When Milosevic uttered that sentence on 24 April 1987 at Kosovo Polje, he meant only the “few men” who gathered around him to complain that the police had beaten them for no reason, not the entire people or all Serbs, claims Mitar Balevic, Milosevic’s host at the time

Mitar Balevic, defense witness for MilosevicMitar Balevic, defense witness for Milosevic

While the prosecution is trying to prove that in his speech in Kosovo in April 1987 Milosevic “supported the Serb national agenda” and that from then on he “exploited the growing wave of Serb nationalism”, defense witness Mitar Balevic claims that this is not true for the simple reason that “there was no Serb nationalism.”

Mitar Balevic has spent virtually entire life in Kosovo. He was involved in politics for five full decades: first in the League of Communists (SK), then in the Socialist Party of Serbia (SPS). In April 1987, he was the host to the then Chairman of the Serbia’s SK, Slobodan Milosevic, at a meeting in the Community hall in Kosovo Polje, where representatives of the Kosovo Serbs and Montenegrins spoke about their suffering under the pressure of the Kosovo Albanians.

During that visit, Milosevic uttered the famous sentence, “No one must beat you”, which served to secure his position as the Serb national leader, the prosecution contends. Milosevic claims that this sentence referred “only to the few people” who had gathered around him in front of the Community Hall building to complain that the police had beaten them for no reason, as shown on TV footage. It did not, therefore, refer to the “entire people” or “all Serbs.”

In the course of Balevic’s testimony, Milosevic showed footage from a 45 minute TV program on the rally at Kosovo Polje, containing excerpts from speeches made by participants – Serbs and Montenegrins – who complained about the “unbearable” position in which they were, “pressure”, “threats” and “terror” they were exposed to on the part of the Albanian majority in Kosovo and who demanded “vigorous action” from the Serbia’s leadership to stop the emmigration of the Serbs and to ensure their safety. At the end of the meeting which lasted 13 hours, Milosevic told the “comrades” who had gathered there that “the brotherhood and unity of all the peoples who lived here… was the only platform for the resolution of the Kosovo problem.” According to Mitar Balevic, this is the exact opposite of what the prosecution is claiming: that on that occasion, Milosevic in fact “supported the Serb national agenda.”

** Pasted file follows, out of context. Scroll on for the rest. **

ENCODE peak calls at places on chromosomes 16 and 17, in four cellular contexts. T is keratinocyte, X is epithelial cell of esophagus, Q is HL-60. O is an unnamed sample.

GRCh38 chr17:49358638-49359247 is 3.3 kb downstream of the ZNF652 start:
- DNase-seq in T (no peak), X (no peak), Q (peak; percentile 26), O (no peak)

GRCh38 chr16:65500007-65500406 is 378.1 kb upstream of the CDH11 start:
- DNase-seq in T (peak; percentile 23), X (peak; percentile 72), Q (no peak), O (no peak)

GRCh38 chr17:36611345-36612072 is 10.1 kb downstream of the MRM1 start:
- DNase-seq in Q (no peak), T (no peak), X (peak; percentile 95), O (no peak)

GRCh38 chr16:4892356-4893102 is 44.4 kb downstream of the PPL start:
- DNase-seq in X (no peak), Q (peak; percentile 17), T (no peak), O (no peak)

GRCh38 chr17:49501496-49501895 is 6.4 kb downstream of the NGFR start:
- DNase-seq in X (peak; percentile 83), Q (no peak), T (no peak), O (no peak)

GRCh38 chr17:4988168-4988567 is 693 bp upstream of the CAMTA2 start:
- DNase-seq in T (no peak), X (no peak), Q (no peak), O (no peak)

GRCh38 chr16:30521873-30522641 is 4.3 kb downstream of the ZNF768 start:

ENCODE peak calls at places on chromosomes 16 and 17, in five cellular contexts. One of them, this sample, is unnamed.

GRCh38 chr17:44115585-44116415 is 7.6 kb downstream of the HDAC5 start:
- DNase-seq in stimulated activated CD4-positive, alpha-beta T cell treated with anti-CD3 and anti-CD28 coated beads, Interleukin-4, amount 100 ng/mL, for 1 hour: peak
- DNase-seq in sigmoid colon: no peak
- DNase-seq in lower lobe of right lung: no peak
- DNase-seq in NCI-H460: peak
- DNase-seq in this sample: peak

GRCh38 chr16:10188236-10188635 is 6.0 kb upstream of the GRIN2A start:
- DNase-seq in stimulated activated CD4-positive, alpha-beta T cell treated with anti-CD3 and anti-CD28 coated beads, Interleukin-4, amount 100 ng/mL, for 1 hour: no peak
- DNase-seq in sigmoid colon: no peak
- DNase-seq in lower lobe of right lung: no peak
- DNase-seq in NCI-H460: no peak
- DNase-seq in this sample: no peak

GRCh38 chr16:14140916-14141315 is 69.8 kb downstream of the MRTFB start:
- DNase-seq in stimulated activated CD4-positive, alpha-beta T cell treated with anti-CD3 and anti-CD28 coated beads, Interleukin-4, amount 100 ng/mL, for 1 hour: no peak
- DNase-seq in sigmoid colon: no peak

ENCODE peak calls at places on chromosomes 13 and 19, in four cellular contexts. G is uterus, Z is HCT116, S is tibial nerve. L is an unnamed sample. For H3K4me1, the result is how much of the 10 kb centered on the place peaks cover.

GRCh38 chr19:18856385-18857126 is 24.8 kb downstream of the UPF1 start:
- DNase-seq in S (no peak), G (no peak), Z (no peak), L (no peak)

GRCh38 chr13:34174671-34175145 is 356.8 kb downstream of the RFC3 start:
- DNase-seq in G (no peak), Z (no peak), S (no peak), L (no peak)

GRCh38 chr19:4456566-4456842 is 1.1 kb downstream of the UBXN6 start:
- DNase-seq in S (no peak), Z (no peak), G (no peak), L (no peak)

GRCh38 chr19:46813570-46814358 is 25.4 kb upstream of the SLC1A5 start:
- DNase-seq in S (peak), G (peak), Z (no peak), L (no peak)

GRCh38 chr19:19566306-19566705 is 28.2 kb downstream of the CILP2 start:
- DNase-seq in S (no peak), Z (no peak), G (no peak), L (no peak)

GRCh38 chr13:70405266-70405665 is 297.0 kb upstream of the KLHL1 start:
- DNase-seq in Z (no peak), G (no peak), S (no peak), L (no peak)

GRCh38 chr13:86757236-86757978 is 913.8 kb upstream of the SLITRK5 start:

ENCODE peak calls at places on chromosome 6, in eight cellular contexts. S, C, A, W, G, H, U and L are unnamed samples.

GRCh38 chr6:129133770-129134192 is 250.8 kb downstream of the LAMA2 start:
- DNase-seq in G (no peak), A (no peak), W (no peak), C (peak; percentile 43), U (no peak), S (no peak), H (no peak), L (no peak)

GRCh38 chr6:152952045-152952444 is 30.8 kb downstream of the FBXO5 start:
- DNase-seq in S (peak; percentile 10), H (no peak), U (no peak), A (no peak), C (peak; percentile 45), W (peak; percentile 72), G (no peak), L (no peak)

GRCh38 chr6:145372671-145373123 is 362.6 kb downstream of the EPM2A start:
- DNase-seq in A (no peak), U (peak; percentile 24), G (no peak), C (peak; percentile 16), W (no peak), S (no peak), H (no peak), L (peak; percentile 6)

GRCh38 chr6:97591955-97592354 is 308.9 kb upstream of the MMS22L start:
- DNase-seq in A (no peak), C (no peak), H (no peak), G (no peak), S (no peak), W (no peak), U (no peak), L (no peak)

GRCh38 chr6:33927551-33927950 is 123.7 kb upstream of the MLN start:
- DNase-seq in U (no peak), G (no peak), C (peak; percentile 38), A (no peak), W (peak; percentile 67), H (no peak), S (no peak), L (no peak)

According to Balevic, the suffering of Serbs and Montenegrins in Kosovo began as early as in 1941, under the military occupation of the Germans, Italians and Bulgarians and under the rule of civilian authorities of the local Albanians. After the war, the witness claims, “the Albanian nationalism gradually intensified”. It was based on the demand that Kosovo be granted the status of a republic, which would, according to him, be merely the first stage in the process of Kosovo’s secession from Serbia and its annexation to Albania.

Countering the prosecution argument about the discrimination against the Kosovo Albanians, particularly after the year 1989, Balevic claims that Albanians never were in a subordinate position, and that after the constitutional changes in the late eighties, “they quit their jobs en masse, claiming they had been fired, in order to show the world that they were victims of persecution.”

Mitar Balevic will continue his testimony tomorrow, but before that, a German journalist Bo Adam will be called to the witness stand. Together with some other colleagues, he investigated the events in Racak on 15 January 1999 and he reached the conclusion that there had been “no massacre” there.